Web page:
Marine monitoring surveys for desalination plants-A critical review

Sabine Lattemann, Gary L. Amy

Research output: Contribution to journalArticlepeer-review

12 Scopus citations

Abstract

Environmental impact assessment (EIA) studies are standard practice and a regulatory requirement for most new desalination projects today. However, most of the EIA studies are limited to predictive information; that is, they gather information on the project and the project's environment before project implementation to make predictions about likely impacts. The EIAs may involve comprehensive studies, such as field monitoring, laboratory toxicity testing, and modeling studies. Consequently, the"surprising paucity of useful experimental data, either from laboratory tests or from field monitoring studies", which was observed by the US National Research Council in 2008, has been gradually decreasing. However, there is still a long-term research need on the site-specific effects of desalination plants after project commissioning has taken place. A main challenge of field research is the adequate design of the monitoring studies, which have to adequately distinguish the effects of the desalination project from natural processes over long periods of time. The existing monitoring studies have so far used a wide range of approaches and methods to investigate the environmental impacts of desalination plant discharges. Shortfalls are often that they are limited in scope, short-term, or localized. In essence, many studies fall short of recognizing the potentially synergetic effects of the single waste components of the discharges on marine organisms and the complexity of the potential responses by the ecosystem. While the possible risk of damage arising from the concentrate discharge to the marine environment in close proximity to the outfall is at hand, no conclusive evidence can yet be provided concerning the long-term impacts of desalination plant discharges, let alone the cumulative impacts on certain sea areas. This paper conducts a critical review of existing monitoring programs for desalination plants. Shortcomings of current practices are identified and relevant aspects to the design of marine monitoring programs outlined, including the scope of the studies as well as their scientific requirements. © 2013 Desalination Publications.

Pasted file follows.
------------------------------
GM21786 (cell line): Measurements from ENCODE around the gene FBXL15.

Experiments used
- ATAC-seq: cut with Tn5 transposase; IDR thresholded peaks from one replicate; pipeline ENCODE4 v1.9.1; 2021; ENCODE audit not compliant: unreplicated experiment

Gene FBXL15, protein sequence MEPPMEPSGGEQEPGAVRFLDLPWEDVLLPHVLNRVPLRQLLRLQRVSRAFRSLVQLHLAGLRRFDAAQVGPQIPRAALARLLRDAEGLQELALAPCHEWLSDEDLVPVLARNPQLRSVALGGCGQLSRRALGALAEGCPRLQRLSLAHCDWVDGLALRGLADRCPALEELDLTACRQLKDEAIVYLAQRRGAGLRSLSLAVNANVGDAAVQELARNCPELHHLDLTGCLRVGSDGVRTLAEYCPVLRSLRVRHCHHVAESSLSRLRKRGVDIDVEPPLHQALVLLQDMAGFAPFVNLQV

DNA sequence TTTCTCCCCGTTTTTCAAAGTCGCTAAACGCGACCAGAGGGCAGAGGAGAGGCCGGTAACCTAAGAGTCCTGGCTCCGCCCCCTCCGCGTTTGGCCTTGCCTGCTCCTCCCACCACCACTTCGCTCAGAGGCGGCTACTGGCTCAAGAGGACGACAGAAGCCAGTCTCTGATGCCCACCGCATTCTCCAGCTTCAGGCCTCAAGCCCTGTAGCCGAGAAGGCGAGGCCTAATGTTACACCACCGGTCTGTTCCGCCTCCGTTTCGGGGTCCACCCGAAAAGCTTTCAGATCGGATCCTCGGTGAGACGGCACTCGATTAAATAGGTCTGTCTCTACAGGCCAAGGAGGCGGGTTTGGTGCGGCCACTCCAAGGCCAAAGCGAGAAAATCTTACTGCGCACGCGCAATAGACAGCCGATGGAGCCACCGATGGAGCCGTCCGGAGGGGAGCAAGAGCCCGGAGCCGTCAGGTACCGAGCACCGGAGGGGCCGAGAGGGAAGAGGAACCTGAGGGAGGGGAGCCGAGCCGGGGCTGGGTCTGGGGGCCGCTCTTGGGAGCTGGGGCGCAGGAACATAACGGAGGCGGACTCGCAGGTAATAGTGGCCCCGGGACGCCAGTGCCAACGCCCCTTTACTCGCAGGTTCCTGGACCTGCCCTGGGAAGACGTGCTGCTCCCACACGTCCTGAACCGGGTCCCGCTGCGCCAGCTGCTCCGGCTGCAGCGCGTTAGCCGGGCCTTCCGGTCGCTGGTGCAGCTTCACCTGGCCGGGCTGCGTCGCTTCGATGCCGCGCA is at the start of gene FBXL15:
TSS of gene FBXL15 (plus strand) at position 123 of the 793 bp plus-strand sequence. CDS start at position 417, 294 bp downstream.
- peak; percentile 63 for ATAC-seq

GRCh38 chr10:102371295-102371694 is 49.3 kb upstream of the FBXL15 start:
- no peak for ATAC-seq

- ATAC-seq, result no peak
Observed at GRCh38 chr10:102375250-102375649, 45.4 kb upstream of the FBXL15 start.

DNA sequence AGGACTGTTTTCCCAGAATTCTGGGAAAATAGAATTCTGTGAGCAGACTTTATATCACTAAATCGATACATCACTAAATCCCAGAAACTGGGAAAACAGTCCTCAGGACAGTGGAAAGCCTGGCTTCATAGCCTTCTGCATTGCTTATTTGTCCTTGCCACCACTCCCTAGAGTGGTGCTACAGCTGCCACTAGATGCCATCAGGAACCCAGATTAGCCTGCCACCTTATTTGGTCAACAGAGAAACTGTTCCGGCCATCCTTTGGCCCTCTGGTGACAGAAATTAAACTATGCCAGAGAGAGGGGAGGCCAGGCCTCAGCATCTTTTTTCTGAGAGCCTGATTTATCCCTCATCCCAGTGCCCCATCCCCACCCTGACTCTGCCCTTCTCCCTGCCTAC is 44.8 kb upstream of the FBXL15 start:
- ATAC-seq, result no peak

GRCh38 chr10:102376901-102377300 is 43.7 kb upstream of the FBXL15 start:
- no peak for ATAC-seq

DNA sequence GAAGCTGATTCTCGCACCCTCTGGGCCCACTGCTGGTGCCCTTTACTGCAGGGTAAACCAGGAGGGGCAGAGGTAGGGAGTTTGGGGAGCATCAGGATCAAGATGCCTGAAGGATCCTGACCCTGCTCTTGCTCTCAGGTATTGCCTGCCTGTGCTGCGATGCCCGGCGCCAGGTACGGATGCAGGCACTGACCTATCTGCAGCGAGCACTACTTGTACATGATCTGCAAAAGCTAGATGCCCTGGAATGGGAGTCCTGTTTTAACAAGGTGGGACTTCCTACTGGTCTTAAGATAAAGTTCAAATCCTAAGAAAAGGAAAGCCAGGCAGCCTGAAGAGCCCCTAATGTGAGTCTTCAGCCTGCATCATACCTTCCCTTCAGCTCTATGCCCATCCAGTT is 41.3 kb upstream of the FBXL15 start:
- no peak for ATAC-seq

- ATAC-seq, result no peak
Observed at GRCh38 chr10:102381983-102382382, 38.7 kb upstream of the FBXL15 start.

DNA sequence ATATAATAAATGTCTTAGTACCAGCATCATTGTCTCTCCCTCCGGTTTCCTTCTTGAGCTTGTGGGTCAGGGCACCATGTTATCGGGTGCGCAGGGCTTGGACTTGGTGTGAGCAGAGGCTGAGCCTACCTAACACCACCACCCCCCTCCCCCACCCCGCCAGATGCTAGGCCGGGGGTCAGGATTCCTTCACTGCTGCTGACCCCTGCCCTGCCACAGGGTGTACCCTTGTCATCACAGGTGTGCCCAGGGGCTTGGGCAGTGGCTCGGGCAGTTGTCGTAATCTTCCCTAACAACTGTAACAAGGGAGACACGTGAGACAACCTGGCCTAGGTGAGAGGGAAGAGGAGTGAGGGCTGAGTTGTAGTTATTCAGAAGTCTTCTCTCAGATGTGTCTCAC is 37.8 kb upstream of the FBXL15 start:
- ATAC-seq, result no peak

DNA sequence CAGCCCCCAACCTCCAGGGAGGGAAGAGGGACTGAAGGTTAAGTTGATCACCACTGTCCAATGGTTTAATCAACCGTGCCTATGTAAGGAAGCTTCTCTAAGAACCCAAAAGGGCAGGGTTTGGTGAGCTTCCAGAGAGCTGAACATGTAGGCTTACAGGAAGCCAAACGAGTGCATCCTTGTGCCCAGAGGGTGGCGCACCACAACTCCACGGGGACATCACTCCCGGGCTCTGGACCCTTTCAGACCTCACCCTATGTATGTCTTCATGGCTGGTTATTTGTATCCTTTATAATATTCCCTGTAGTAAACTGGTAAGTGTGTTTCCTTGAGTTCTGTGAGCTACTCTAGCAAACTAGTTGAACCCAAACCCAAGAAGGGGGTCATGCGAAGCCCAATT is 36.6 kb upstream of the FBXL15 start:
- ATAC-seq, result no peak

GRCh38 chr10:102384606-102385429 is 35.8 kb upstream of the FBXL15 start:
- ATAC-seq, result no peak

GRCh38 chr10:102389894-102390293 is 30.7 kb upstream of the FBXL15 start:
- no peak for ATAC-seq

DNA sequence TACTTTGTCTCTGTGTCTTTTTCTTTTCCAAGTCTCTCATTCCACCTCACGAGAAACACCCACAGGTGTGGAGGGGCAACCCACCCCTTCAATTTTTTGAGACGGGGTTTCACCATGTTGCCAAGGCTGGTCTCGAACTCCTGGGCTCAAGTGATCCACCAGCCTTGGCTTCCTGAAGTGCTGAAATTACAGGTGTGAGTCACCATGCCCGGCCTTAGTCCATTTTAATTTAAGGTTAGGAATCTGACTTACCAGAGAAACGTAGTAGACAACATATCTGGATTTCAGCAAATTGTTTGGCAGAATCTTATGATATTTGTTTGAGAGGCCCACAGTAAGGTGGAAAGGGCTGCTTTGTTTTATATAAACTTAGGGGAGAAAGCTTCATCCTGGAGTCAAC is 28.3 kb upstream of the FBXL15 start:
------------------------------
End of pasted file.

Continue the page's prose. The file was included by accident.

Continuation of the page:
Original languageEnglish (US)
Pages (from-to)233-245
Number of pages13
JournalDesalination and Water Treatment
Volume51
Issue number1-3
DOIs
StatePublished - Jun 8 2012

ASJC Scopus subject areas

  • Pollution
  • Water Science and Technology
  • Ocean Engineering

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